Listen to Larry Williams now on Newstalk ZB, 4pm to 7pm. Today he looks at the melanoma drug funding debate.

Health Minister Jonathan Coleman is getting beaten up rather badly for refusing to order Pharmac to fund the melanoma cancer drug Keytruda.

This is unfair. The Government interfered in Pharmac when they promised to fund Herceptin at the 2008 election - a dirty political bribe. Coleman has at least acknowledged it was wrong to override Pharmac's authority.

Labour is now pulling the same cynical stunt in demanding the Government fund Keytruda.

Labour leader Andrew Little apparently met with drug company lobbyists months before Labour announced its stance to override Pharmac and fund Keytruda. Is this a coincidence?


Little denies Keytruda was discussed but it's about perception isn't it. The perception is, Labour is in the pockets of Big Pharma. Just imagine if the position was reversed and National was having these secret meetings. Labour would be in a frenzy.

It gets worse. Presumably Labour now has a new drugs policy. Little says that "when a drug was available that had been proven effective in other countries, the politicians - being accountable for the use of taxpayers' money - should say, "We want this available".

This is deceitful. Labour have never funded drugs on that basis. Never. Now, all of a sudden, after a secret meeting with Big Pharma, they're going to fund the latest state-of-the art drugs. Cost is no longer an issue, seemingly.

Political interference in drug selection is clearly foolish.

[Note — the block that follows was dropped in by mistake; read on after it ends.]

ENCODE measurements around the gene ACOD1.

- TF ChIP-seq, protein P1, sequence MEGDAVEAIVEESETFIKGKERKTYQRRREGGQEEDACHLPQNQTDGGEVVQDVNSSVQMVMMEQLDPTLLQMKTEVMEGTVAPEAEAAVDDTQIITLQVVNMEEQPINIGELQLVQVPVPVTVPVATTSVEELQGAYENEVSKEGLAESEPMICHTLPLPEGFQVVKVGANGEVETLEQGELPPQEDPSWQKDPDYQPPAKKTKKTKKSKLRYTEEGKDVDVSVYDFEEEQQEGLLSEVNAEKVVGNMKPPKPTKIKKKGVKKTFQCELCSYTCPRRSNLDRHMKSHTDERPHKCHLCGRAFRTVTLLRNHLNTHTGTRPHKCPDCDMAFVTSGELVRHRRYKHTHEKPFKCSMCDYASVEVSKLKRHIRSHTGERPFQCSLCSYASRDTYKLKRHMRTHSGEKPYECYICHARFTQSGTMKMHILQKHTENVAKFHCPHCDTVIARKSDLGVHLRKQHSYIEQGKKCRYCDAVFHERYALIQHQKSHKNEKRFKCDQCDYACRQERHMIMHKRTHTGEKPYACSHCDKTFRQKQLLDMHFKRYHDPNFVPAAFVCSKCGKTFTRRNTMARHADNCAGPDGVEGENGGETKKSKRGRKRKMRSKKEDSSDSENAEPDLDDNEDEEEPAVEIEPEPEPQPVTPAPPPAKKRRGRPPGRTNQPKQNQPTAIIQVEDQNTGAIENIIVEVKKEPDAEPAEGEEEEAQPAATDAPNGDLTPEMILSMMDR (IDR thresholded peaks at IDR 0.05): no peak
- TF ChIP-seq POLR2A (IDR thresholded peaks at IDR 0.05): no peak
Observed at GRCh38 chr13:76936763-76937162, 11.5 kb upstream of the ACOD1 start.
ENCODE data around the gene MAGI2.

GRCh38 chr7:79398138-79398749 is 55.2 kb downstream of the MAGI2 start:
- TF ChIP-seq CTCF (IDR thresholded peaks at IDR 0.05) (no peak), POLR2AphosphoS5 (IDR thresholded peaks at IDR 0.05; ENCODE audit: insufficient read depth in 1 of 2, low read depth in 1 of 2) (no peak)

Pharmac is the body charged with deciding the efficacy of drugs. They have the clinical expertise, they should decide - not self-serving politicians.

Pharmac has given Keytruda a "low priority" for two key reasons. Cost and effectiveness.

The drug is very expensive and the long term data is not yet in. It's possible that Keyruda is both clinically and cost effective, but they don't yet know.

Oncologists say that New Zealand cannot access many state-of-the-art cancer medicines through the public health system. The real issue is the funding of Pharamc because if Kiwis can't get access to cancer drugs, that will surely apply to other drugs.

Successive Governments have funded Pharmac the same way, and Pharmac has to get the best "bang for its bucks' - which is currently around $800 million a year.

This masks the ongoing problem - the pharmaceutical funding challenge going forward - much better drugs at much higher cost.

If we want the latest whizz bang drugs then a new innovative way of funding Pharmac will have to be worked out, beyond Labour's extreme new policy of just dumping more taxpayer cash into the pot.

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